Sunday, April 14, 2013

A TWO-point night -- Game 42: Capitals 6 - Lightning 5 (OT)

So, you played 20 minutes, out-shot your opponent, 20-6, scored three goals in a span of 5:37, and took a 3-0 lead into the locker room at the first intermission against the Tampa Bay Lightning, a team that was 1-11-2 when trailing at the end of the first period.

Sounds like you’re in for a pleasant night, or so you would think, if you were a Washington Capitals fan watching the home team run out to that 3-0 lead after 20 minutes.  It would be even more pleasant when the Caps extended that lead to 4-0 less than three minutes into the second period.  The Lightning chipped away methodically, though, and they caught the Caps with less than three minutes in regulation, tying the game at 5-5.  But the Caps sent their fans home happy, if a little worse for wear, as Mike Green scored 2:59 into overtime, beating the Lightning, 6-5.

The Caps started their three-goal flurry in the first period with a special delivery from Brouwertown.  Troy Brouwer took a feed from Mike Ribeiro at the edge of the right-wing circle and fired a shot across his body and past goalie Ben Bishop on the long side to give the Caps a 1-0 lead.

Five minutes later, the Caps added to their lead when Tampa got caught in their own end.  It started when Matt Hendricks got tangled up with Lightning defenseman Victor Hedman along the wall.  B.J. Crombeen exercised poor judgment and went after Hendricks, and with Hedman down and Vincent Lecavalier caught deep after he went to the net for a pass that never came, the Lightning had only two men back – only one of them a defenseman – to defend a four-man Capitals rush. And a textbook rush it was.  Jay Beagle carried the puck down the right side, Aaron Volpatti charging down the middle to occupy Dana Tyrell.  That left space into which defenseman Jack Hillen could jump, and he did just that, taking a pass from Beagle and rifling the puck past Garon before Eric Brewer could get across.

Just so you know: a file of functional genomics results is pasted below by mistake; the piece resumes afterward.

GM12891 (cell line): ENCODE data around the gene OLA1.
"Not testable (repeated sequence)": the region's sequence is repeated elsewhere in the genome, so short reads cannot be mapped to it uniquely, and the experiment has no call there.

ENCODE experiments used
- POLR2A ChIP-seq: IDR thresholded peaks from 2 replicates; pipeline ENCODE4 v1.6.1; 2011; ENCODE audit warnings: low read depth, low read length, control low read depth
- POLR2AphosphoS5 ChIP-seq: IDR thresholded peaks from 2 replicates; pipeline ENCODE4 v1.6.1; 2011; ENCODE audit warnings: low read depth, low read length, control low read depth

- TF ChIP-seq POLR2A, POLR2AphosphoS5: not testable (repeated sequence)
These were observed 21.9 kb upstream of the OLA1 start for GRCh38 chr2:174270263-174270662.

Then, with just 38 seconds left in the period the Caps struck again.  It was a product of quick transition as Nicklas Backstrom got things started by picking up a loose puck in the Washington end and starting out down the left wing.  Backstrom tried to complete a long cross-ice pass to Alex Ovechkin, but it was nicked along the way by Alex Killorn.  The effect was to change the vector of the puck so that it was sliding free into the Tampa Bay zone.  Alex Ovechkin sped around beat Victor Hedman to the puck, skated around him, and backhanded the puck past Garon just before the period ended, the Caps now up by a 3-0 score.

The second period started the way the first frame ended, with a Capitals goal.  Jason Chimera and Mathieu Perreault executed a perfect give-and-go on a 2-on-1 break, Chimera giving, then going, then getting a return pass from Perreault for his second goal of the season.

At that point Caps fans were counting their two points and looking forward to their half-price pizza.  Tampa Bay had other ideas.  Richard Panik scored for the Lightning just 1:14 after the Chimera goal tomake it 4-1.  Eric Fehr scored just 1:31 later when he converted a nice turnaround pass from Mathieu Perreault from the top of the crease to make it 5-1.  But as the second period was coming to a close, Martin St. Louis got one back for Tampa Bay, one-timing a pass from Steven Stamkos past goalie Braden Holtby.

The third period would be all Tampa Bay.  Richard Panik scored at 4:23, followed by St. Louis again at 8:17.  Teddy Purcell slid a puck on a backhand through Holtby with just 2:35 left to tie the game at 5-5 and send the game to overtime.

In overtime, Vincent Lecavalier took a slashing penalty on Marcus Johansson to prevent a scoring chance 1:53 into the extra session.  That gave the Caps a 4-on-3 advantage and that much more space with which to work with the man advantage.  And it was left up to Mike Green quarterbacking the power play from the top of the diamond in front of goalie Mathieu Garon.  Green surveyed his options, looking for Eric Fehr on his left, then send the puck down to Mike Ribeiro at the goal line.  Ribeiro fed it back to Green, and seeing no other option, Green called his own number, firing a slap shot between Tom Pyatt and Victor Hedman and past Garon for the game-winner.

Other stuff…

-- The goal by Mike Green – his tenth of the season – drew him to within one of Montreal’s P.K. Subban, who leads all defensemen in goals with 11.